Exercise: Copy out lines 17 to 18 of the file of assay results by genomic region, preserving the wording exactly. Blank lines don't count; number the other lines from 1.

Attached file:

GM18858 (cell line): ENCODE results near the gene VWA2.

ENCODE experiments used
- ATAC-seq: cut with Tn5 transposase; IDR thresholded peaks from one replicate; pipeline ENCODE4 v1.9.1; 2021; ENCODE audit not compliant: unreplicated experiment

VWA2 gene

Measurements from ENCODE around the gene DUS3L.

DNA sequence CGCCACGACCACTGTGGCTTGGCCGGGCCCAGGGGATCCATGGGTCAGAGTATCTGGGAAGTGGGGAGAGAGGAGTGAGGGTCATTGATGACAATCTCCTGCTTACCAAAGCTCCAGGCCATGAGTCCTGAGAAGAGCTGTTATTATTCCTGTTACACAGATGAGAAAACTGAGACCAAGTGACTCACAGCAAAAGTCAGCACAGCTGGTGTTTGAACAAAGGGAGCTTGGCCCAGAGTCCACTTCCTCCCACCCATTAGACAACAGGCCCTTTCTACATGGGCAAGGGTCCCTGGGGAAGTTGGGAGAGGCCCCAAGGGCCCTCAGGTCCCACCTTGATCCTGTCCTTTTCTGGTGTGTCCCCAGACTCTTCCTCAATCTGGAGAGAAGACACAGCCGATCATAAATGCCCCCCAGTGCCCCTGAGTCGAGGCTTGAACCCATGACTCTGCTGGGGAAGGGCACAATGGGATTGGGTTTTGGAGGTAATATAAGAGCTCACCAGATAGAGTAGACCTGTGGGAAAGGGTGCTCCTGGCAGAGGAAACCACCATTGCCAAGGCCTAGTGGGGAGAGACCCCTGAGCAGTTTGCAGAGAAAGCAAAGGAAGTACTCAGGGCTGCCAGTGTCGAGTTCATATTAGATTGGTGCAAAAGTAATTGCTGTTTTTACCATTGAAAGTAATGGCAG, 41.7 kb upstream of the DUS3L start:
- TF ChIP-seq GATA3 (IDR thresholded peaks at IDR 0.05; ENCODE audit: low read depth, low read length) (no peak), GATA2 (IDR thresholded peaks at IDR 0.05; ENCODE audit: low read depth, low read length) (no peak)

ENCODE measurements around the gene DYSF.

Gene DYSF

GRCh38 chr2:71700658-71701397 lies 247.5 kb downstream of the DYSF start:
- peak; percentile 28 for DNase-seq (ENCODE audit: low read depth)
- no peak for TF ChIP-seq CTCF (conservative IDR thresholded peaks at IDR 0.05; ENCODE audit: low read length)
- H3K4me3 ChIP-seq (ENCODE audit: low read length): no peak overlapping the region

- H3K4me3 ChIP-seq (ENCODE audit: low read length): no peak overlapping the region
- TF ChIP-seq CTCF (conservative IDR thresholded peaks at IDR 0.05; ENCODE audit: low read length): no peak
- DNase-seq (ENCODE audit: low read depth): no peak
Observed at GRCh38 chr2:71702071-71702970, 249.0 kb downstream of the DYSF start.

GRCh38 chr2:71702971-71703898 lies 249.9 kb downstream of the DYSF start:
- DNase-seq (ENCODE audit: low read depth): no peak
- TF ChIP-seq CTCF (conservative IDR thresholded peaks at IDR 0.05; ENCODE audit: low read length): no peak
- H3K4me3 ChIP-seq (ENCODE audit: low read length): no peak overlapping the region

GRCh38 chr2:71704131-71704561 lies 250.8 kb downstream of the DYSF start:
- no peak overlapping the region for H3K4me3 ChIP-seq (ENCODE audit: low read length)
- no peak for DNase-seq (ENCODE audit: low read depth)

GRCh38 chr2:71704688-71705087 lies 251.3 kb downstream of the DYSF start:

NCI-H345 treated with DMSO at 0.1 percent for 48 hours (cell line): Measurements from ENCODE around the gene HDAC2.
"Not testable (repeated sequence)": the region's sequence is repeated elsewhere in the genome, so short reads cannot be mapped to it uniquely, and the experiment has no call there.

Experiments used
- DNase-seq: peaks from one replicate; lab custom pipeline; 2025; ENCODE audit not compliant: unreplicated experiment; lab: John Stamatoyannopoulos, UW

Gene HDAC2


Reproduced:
Observed at GRCh38 chr2:71702071-71702970, 249.0 kb downstream of the DYSF start.

GRCh38 chr2:71702971-71703898 lies 249.9 kb downstream of the DYSF start: